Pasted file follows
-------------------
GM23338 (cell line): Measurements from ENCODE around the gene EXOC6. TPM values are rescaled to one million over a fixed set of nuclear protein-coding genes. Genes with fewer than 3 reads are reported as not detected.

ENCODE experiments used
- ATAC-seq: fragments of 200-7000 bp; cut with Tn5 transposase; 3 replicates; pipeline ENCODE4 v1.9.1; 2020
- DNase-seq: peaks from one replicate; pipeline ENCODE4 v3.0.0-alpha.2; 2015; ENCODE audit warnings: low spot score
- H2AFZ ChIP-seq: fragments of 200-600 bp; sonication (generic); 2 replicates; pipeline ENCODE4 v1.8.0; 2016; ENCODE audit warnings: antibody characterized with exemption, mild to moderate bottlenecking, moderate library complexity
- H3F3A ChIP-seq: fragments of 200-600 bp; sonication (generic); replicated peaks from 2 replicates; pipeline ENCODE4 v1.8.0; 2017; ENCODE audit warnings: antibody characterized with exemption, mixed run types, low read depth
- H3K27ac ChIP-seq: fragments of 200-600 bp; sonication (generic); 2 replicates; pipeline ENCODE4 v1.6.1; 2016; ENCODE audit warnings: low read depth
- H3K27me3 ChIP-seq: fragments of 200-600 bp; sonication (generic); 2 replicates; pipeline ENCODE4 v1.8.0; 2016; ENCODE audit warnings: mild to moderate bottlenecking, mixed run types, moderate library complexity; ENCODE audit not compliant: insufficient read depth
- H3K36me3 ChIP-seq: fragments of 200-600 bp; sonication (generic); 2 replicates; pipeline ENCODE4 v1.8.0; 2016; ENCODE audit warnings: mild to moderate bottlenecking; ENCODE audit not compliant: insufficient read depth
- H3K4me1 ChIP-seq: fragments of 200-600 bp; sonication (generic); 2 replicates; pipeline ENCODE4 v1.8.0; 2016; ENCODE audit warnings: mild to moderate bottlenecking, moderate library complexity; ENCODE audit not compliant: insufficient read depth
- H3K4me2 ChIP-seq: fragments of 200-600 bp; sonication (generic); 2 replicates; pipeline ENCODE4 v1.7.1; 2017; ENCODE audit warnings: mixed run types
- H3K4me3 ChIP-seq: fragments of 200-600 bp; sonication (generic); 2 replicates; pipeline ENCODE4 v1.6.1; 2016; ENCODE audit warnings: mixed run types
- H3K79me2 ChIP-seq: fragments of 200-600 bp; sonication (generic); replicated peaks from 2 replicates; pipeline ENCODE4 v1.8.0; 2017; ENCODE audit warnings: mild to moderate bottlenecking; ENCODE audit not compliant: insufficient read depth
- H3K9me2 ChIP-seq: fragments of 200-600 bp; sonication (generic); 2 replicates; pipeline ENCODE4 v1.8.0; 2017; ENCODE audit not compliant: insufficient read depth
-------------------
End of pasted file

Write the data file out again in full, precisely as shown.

GM23338 (cell line): Measurements from ENCODE around the gene EXOC6. TPM values are rescaled to one million over a fixed set of nuclear protein-coding genes. Genes with fewer than 3 reads are reported as not detected.

ENCODE experiments used
- ATAC-seq: fragments of 200-7000 bp; cut with Tn5 transposase; 3 replicates; pipeline ENCODE4 v1.9.1; 2020
- DNase-seq: peaks from one replicate; pipeline ENCODE4 v3.0.0-alpha.2; 2015; ENCODE audit warnings: low spot score
- H2AFZ ChIP-seq: fragments of 200-600 bp; sonication (generic); 2 replicates; pipeline ENCODE4 v1.8.0; 2016; ENCODE audit warnings: antibody characterized with exemption, mild to moderate bottlenecking, moderate library complexity
- H3F3A ChIP-seq: fragments of 200-600 bp; sonication (generic); replicated peaks from 2 replicates; pipeline ENCODE4 v1.8.0; 2017; ENCODE audit warnings: antibody characterized with exemption, mixed run types, low read depth
- H3K27ac ChIP-seq: fragments of 200-600 bp; sonication (generic); 2 replicates; pipeline ENCODE4 v1.6.1; 2016; ENCODE audit warnings: low read depth
- H3K27me3 ChIP-seq: fragments of 200-600 bp; sonication (generic); 2 replicates; pipeline ENCODE4 v1.8.0; 2016; ENCODE audit warnings: mild to moderate bottlenecking, mixed run types, moderate library complexity; ENCODE audit not compliant: insufficient read depth
- H3K36me3 ChIP-seq: fragments of 200-600 bp; sonication (generic); 2 replicates; pipeline ENCODE4 v1.8.0; 2016; ENCODE audit warnings: mild to moderate bottlenecking; ENCODE audit not compliant: insufficient read depth
- H3K4me1 ChIP-seq: fragments of 200-600 bp; sonication (generic); 2 replicates; pipeline ENCODE4 v1.8.0; 2016; ENCODE audit warnings: mild to moderate bottlenecking, moderate library complexity; ENCODE audit not compliant: insufficient read depth
- H3K4me2 ChIP-seq: fragments of 200-600 bp; sonication (generic); 2 replicates; pipeline ENCODE4 v1.7.1; 2017; ENCODE audit warnings: mixed run types
- H3K4me3 ChIP-seq: fragments of 200-600 bp; sonication (generic); 2 replicates; pipeline ENCODE4 v1.6.1; 2016; ENCODE audit warnings: mixed run types
- H3K79me2 ChIP-seq: fragments of 200-600 bp; sonication (generic); replicated peaks from 2 replicates; pipeline ENCODE4 v1.8.0; 2017; ENCODE audit warnings: mild to moderate bottlenecking; ENCODE audit not compliant: insufficient read depth
- H3K9me2 ChIP-seq: fragments of 200-600 bp; sonication (generic); 2 replicates; pipeline ENCODE4 v1.8.0; 2017; ENCODE audit not compliant: insufficient read depth